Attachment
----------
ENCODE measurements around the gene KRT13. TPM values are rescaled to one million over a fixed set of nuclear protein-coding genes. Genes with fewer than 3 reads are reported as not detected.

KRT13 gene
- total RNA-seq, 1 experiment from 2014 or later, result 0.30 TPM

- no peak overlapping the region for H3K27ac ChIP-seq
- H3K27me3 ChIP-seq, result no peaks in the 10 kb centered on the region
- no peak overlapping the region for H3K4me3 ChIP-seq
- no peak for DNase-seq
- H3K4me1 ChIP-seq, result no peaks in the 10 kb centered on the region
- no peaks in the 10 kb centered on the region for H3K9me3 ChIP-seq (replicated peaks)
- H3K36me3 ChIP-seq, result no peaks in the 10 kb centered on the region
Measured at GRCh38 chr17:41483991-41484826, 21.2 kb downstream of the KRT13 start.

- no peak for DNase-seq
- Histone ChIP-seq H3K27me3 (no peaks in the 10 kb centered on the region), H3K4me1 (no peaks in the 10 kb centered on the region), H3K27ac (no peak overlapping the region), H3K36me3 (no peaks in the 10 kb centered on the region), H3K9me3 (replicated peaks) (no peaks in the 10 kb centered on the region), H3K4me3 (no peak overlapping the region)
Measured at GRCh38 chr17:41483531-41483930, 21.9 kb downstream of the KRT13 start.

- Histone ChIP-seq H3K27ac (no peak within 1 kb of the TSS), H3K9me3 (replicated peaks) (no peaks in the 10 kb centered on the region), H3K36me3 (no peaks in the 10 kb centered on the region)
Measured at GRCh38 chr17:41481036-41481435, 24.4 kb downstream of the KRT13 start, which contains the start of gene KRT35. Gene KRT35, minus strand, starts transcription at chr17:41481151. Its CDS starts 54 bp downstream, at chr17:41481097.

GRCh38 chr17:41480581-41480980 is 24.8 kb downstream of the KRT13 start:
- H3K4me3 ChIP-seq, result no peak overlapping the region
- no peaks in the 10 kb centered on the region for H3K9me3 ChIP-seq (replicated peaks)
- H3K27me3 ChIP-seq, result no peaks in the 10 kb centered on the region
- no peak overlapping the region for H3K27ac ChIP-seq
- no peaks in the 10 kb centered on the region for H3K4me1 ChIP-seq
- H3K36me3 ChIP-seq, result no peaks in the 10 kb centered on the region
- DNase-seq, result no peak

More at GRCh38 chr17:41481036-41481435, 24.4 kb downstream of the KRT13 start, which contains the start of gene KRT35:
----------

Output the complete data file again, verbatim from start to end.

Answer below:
ENCODE measurements around the gene KRT13. TPM values are rescaled to one million over a fixed set of nuclear protein-coding genes. Genes with fewer than 3 reads are reported as not detected.

KRT13 gene
- total RNA-seq, 1 experiment from 2014 or later, result 0.30 TPM

- no peak overlapping the region for H3K27ac ChIP-seq
- H3K27me3 ChIP-seq, result no peaks in the 10 kb centered on the region
- no peak overlapping the region for H3K4me3 ChIP-seq
- no peak for DNase-seq
- H3K4me1 ChIP-seq, result no peaks in the 10 kb centered on the region
- no peaks in the 10 kb centered on the region for H3K9me3 ChIP-seq (replicated peaks)
- H3K36me3 ChIP-seq, result no peaks in the 10 kb centered on the region
Measured at GRCh38 chr17:41483991-41484826, 21.2 kb downstream of the KRT13 start.

- no peak for DNase-seq
- Histone ChIP-seq H3K27me3 (no peaks in the 10 kb centered on the region), H3K4me1 (no peaks in the 10 kb centered on the region), H3K27ac (no peak overlapping the region), H3K36me3 (no peaks in the 10 kb centered on the region), H3K9me3 (replicated peaks) (no peaks in the 10 kb centered on the region), H3K4me3 (no peak overlapping the region)
Measured at GRCh38 chr17:41483531-41483930, 21.9 kb downstream of the KRT13 start.

- Histone ChIP-seq H3K27ac (no peak within 1 kb of the TSS), H3K9me3 (replicated peaks) (no peaks in the 10 kb centered on the region), H3K36me3 (no peaks in the 10 kb centered on the region)
Measured at GRCh38 chr17:41481036-41481435, 24.4 kb downstream of the KRT13 start, which contains the start of gene KRT35. Gene KRT35, minus strand, starts transcription at chr17:41481151. Its CDS starts 54 bp downstream, at chr17:41481097.

GRCh38 chr17:41480581-41480980 is 24.8 kb downstream of the KRT13 start:
- H3K4me3 ChIP-seq, result no peak overlapping the region
- no peaks in the 10 kb centered on the region for H3K9me3 ChIP-seq (replicated peaks)
- H3K27me3 ChIP-seq, result no peaks in the 10 kb centered on the region
- no peak overlapping the region for H3K27ac ChIP-seq
- no peaks in the 10 kb centered on the region for H3K4me1 ChIP-seq
- H3K36me3 ChIP-seq, result no peaks in the 10 kb centered on the region
- DNase-seq, result no peak

More at GRCh38 chr17:41481036-41481435, 24.4 kb downstream of the KRT13 start, which contains the start of gene KRT35: